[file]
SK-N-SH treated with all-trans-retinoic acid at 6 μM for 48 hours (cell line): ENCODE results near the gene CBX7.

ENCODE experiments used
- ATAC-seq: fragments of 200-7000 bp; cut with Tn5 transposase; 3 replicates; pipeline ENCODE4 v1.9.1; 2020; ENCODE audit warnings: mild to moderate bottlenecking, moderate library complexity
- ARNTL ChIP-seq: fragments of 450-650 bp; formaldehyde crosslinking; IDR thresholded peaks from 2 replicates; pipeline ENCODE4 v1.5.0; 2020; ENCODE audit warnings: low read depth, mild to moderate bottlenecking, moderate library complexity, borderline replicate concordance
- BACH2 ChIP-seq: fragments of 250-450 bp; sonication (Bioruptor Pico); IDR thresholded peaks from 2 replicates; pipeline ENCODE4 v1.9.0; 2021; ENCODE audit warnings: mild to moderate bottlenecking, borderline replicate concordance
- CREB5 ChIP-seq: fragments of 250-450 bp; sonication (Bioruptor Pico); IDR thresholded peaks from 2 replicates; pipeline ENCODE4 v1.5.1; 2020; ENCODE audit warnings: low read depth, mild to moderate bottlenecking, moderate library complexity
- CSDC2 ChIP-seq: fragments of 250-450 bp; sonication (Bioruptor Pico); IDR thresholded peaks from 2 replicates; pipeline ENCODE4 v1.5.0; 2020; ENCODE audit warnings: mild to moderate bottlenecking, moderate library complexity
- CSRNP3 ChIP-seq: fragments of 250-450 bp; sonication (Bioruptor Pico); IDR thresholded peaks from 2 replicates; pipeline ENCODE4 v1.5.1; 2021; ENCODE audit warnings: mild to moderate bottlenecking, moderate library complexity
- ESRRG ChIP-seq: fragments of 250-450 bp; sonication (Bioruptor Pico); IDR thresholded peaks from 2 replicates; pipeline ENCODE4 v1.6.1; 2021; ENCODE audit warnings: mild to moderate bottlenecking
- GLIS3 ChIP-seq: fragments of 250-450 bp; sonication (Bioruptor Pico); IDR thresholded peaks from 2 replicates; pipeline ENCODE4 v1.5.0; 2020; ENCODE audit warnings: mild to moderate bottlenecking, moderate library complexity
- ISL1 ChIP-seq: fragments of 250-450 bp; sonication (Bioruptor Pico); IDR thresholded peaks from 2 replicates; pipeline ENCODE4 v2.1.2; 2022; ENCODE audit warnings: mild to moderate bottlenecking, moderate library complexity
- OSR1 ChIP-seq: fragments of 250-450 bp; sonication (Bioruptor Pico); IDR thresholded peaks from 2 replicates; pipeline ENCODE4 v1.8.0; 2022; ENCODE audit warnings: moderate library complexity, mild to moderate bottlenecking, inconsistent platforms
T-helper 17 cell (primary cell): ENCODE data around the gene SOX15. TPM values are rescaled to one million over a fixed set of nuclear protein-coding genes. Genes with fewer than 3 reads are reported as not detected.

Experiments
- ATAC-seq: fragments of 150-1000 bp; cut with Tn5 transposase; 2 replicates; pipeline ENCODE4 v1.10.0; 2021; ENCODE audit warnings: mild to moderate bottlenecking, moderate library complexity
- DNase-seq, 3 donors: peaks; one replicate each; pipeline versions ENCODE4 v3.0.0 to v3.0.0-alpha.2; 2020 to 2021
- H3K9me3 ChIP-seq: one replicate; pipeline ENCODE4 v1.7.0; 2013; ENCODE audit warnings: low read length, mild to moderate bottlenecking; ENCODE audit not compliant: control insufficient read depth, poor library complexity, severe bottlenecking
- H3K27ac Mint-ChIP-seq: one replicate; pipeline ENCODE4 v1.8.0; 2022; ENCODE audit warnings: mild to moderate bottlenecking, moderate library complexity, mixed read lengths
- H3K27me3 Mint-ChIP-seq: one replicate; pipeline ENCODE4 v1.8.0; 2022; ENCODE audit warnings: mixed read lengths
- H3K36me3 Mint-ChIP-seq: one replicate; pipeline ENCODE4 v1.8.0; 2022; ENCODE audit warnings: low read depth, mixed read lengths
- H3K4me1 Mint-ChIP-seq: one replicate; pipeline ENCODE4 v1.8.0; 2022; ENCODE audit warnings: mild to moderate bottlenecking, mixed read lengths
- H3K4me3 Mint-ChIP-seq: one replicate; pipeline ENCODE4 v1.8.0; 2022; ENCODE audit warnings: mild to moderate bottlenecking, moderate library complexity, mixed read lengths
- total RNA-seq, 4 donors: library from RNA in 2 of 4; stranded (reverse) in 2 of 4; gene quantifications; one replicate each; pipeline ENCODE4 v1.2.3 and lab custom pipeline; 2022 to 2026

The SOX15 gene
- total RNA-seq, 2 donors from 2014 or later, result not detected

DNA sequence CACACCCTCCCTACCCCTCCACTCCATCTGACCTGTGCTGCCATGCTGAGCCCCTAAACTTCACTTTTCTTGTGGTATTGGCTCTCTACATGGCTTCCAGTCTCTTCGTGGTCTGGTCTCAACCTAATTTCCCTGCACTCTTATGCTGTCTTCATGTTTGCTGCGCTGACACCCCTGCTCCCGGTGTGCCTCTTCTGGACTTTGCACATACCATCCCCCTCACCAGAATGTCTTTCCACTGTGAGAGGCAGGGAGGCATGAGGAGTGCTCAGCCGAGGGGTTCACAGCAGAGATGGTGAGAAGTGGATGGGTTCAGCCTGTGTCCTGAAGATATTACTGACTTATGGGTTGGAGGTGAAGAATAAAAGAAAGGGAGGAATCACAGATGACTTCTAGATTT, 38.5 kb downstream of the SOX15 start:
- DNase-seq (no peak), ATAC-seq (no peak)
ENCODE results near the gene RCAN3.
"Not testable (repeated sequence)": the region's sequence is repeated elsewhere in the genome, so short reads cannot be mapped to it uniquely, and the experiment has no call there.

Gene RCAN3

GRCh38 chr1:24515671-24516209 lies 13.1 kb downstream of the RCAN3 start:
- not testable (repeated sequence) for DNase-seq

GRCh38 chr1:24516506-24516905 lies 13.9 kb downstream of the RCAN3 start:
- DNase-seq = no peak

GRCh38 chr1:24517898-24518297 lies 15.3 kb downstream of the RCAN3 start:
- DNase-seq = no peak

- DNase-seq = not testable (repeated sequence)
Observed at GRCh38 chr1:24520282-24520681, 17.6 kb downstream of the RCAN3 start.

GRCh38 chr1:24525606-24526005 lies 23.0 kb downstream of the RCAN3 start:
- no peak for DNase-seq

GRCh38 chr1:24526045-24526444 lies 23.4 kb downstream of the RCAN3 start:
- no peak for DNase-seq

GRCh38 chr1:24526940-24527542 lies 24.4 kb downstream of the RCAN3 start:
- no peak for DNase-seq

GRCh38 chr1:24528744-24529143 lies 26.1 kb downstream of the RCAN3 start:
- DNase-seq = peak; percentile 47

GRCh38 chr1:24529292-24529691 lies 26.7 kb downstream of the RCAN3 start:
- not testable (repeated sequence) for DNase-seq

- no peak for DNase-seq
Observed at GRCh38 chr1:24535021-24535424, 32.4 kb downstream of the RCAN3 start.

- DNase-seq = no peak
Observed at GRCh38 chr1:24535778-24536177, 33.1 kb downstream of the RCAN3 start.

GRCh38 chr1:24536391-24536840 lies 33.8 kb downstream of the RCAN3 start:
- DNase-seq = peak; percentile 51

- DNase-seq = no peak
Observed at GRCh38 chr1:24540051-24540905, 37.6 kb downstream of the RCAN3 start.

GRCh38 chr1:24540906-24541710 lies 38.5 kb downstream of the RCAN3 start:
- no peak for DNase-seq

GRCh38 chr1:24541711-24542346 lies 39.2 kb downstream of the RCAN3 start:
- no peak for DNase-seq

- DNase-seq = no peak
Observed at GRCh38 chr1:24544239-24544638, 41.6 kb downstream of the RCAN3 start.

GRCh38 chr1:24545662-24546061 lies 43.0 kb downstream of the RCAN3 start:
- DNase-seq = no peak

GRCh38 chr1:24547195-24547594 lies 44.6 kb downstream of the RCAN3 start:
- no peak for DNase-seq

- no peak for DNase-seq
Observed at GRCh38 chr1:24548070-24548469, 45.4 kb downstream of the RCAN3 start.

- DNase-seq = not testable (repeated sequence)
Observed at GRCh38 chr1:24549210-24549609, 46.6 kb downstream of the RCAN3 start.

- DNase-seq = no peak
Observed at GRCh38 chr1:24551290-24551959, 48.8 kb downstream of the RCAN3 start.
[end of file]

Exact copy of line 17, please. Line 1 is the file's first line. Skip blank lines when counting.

- H3K9me3 ChIP-seq: one replicate; pipeline ENCODE4 v1.7.0; 2013; ENCODE audit warnings: low read length, mild to moderate bottlenecking; ENCODE audit not compliant: control insufficient read depth, poor library complexity, severe bottlenecking